baseball


Happy Thanksgiving, everybody! It’s been several months since I last posted here at The Bread Line, but this morning I felt the urge to write here again.

While this blog has been dormant (other than the ever-changing Twitter feed on the right side of the website), my other blog, The Midwest League Traveler, has been going strong. That where I chronicled my summer journey to the 16 Midwest League (Class A minor-league baseball) ballparks and continue to write about baseball-related topics. I’m in the process of writing a book about the ballparks and my experiences visiting them. My plan is to publish the book by the start of the next baseball season, and most nights I’m staying up late to work on it. If you haven’t done so already, I hope you will check out my work at The Midwest League Traveler and if you use Twitter, follow me at @MWLtraveler in addition to @thebreadline.

That brings me to what I’m thankful for this year. In addition to the usual stuff — you know what kind of stuff I mean — I am thankful for the opportunity to be pursuing my dream of writing a book and, in doing so, being able to combine my loves of baseball, road trips and writing. I’m thankful for all the support I’ve gotten from family, friends and even some strangers (people I hear from through the blog or Twitter, or whom I met at ballparks this year), but I’m especially thankful for the unwavering support of my wife, without whom my book project wouldn’t be happening.

Thanks for checking in at The Bread Line. While I rarely post here anymore because of my commitment to finishing my book and pushing it through my other blog and social media, I am glad you stopped here and read this.

Now it’s time to enjoy a turkey day cup of coffee. Have a happy and safe holiday, everyone.

My apologies to readers of The Bread Line who haven’t had any new blog posts to read for several weeks. I was on vacation for 12 days (road trip to Atlanta and Florida) and since then I’ve been busy working on my summer project: visiting all 16 Midwest League ballparks and writing about the experience.

I’m still in the beginning stages of the adventure, having gone only to a couple Peoria Chiefs games so far. I’ve got a schedule in place for when I’ll visit the other 15 Midwest League ballparks (and likely return to Peoria’s park, too, since that’s the closest one to me). I set up a second Twitter account from which I’ll tweet about my Midwest League odyssey: @MWLtraveler. I’m also building a blog at which I’ll chronicle my ballpark visits at www.MWLtraveler.com. It’s still a work in progress right now, so please excuse the metaphorical dust as construction continues, but bookmark it and check back regularly if you want to follow along there, too.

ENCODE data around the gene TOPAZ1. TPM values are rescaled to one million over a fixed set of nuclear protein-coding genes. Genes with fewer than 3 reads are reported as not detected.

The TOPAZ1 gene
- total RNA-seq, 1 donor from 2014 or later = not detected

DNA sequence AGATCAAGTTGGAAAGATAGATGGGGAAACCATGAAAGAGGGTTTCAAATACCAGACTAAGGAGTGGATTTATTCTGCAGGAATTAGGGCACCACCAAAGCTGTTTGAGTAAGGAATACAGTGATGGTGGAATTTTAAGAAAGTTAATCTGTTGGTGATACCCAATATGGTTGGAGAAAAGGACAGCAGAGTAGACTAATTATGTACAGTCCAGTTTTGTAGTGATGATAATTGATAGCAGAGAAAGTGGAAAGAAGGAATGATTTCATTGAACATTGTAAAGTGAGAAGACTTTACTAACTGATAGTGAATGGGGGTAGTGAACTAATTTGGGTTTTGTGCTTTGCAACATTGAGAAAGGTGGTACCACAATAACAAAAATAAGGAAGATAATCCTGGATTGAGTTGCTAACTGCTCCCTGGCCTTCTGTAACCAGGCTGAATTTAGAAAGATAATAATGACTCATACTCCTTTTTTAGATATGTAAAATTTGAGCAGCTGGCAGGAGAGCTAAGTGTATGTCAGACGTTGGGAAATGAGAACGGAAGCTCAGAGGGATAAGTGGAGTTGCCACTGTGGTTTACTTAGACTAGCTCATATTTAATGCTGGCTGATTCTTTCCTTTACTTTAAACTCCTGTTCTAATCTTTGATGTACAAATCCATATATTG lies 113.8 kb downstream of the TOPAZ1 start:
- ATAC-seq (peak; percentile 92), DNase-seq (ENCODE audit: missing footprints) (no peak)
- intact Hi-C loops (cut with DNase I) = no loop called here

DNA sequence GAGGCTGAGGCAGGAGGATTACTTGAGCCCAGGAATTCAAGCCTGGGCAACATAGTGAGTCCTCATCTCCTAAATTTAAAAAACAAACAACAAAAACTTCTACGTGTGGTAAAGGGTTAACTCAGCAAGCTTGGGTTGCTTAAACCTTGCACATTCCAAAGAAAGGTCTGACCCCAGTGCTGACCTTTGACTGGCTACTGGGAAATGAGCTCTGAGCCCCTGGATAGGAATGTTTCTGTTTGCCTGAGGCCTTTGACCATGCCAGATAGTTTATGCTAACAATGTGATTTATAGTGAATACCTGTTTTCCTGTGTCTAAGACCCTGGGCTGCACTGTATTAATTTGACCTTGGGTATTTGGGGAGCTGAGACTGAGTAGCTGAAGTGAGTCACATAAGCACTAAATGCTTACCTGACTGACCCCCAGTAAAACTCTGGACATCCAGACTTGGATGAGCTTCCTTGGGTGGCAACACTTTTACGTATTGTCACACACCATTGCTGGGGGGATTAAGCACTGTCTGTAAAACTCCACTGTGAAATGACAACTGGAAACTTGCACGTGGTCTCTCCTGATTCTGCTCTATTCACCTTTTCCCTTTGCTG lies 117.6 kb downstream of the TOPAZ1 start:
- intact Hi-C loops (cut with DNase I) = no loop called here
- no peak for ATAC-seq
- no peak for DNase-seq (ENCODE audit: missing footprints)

That’s it for now here at The Bread Line. I’ll still be posting here occasionally, but I’ll be posting at The Midwest League Traveler blog a lot more this summer. I hope you’ll like what you read there, and as always, feel free to give me feedback about my writing and the project in general.

As I noted in a post yesterday, today is the 5th anniversary of when then-Gov. Mitt Romney signed a universal healthcare bill into law for Massachusetts. But that’s not the only — or even the most important — anniversary of significance to be marked today.

Of course, the most significant is the 150th anniversary of the start of the Civil War. I began to commemorate the day this morning by dusting off my Guns N’ Roses Use Your Illusion II CD and playing it, beginning with the first track, “Civil War.” Then my wife and I hiked at Starved Rock State Park, where there weren’t many people today, giving us the opportunity to truly appreciate the solitude of nature and, at one point, reflect on how far we’ve come as a society since the Civil War — and even since the 100th anniversary 50 years ago.

You don’t need me to explain all that, but I do wish to take this time to mention a few Civil War-related books I’ve read or that are on my to-read list: Jay Winik’s “April 1865: The Month That Saved America” (about the final days of the Civil War and its immediate aftermath); James L. Swanson’s “Manhunt: The 12-Day Chase for Lincoln’s Killer” and “Bloody Crimes: The Chase for Jefferson Davis and the Death Pageant for Lincoln’s Corpse”; David O. Stewart’s “Impeached: The Trial of President Andrew Johnson and the Fight for Lincoln’s Legacy”; Doris Kearns Goodwin’s “Team of Rivals: The Political Genius of Abraham Lincoln”; and George B. Kirsch’s “Baseball in Blue and Gray: The National Pastime During the Civil War.”

If anyone has suggestions to add to my reading list, I’d love to hear them. Also, if you have any Civil War sites you recommend I visit between northern Illinois and Atlanta, Ga., during a road trip planned for later this year, I’d love to hear those, too.